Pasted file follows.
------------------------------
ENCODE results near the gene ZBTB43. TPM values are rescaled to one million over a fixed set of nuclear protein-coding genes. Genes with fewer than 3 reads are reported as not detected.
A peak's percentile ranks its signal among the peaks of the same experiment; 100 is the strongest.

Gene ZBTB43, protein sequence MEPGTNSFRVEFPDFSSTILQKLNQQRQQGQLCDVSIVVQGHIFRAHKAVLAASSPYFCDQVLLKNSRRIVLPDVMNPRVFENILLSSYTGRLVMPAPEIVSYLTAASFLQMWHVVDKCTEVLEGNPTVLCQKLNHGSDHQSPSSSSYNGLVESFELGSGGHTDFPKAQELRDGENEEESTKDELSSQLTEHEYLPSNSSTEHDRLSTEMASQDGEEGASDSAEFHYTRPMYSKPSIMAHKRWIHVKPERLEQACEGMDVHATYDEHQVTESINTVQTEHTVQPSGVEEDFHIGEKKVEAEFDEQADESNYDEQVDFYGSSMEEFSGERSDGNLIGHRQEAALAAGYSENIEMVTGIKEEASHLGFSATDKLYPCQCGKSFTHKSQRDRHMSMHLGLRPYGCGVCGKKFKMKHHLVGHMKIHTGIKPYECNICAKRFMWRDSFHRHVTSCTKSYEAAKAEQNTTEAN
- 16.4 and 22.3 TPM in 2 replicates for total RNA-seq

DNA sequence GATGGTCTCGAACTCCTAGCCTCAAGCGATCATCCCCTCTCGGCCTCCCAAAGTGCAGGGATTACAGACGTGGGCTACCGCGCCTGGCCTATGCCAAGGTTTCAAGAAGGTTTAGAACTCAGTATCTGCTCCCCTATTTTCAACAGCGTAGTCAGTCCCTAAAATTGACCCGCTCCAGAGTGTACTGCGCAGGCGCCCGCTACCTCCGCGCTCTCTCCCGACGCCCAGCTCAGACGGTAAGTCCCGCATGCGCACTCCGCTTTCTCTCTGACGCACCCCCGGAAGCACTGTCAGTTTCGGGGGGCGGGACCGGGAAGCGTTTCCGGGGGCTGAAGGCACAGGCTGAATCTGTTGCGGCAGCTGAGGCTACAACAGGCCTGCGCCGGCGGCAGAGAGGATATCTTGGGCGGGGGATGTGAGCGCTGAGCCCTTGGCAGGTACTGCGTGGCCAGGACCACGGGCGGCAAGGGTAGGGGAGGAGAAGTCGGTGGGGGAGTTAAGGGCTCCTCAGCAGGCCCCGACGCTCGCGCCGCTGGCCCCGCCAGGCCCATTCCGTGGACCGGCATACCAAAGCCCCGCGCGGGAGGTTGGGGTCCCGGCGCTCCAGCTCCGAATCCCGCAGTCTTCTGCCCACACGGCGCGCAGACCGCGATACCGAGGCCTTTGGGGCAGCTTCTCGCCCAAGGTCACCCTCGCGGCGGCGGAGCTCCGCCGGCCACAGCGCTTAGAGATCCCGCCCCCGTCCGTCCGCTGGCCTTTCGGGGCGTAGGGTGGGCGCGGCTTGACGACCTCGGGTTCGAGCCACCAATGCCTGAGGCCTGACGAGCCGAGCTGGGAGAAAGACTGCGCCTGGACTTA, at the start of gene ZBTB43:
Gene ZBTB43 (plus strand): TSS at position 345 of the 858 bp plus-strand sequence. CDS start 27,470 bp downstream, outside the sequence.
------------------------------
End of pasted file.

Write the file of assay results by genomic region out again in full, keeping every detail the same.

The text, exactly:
ENCODE results near the gene ZBTB43. TPM values are rescaled to one million over a fixed set of nuclear protein-coding genes. Genes with fewer than 3 reads are reported as not detected.
A peak's percentile ranks its signal among the peaks of the same experiment; 100 is the strongest.

Gene ZBTB43, protein sequence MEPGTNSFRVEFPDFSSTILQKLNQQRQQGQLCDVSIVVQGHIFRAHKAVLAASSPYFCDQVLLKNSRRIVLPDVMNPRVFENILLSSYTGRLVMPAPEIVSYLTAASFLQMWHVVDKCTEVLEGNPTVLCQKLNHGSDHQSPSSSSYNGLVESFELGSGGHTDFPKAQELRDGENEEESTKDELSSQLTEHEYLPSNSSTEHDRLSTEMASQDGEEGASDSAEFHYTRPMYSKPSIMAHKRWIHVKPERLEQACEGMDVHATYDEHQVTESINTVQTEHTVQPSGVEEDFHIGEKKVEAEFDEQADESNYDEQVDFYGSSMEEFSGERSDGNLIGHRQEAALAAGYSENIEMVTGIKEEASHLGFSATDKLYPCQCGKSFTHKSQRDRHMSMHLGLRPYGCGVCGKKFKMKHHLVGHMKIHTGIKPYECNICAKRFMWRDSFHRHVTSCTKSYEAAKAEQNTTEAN
- 16.4 and 22.3 TPM in 2 replicates for total RNA-seq

DNA sequence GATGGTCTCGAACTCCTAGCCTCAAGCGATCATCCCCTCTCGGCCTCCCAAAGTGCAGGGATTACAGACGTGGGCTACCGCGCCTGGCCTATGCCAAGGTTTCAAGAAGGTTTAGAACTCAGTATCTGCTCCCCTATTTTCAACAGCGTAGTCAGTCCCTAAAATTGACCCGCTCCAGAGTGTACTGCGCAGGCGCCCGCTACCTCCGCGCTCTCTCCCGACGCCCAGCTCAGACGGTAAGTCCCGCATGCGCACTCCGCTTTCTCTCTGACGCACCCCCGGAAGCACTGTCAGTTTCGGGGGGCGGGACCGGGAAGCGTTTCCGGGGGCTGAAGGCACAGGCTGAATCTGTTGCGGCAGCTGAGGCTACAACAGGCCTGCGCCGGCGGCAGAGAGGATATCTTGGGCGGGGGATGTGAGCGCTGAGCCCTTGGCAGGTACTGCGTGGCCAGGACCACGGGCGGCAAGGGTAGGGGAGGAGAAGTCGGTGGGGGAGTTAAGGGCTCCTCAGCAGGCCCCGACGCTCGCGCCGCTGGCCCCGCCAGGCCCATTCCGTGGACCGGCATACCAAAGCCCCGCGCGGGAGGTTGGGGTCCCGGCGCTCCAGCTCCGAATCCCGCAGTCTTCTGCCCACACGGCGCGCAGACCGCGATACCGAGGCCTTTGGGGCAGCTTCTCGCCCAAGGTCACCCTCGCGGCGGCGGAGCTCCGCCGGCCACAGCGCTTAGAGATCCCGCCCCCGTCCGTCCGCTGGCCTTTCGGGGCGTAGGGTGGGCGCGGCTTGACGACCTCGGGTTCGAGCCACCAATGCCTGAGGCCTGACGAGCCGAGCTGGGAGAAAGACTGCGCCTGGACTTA, at the start of gene ZBTB43:
Gene ZBTB43 (plus strand): TSS at position 345 of the 858 bp plus-strand sequence. CDS start 27,470 bp downstream, outside the sequence.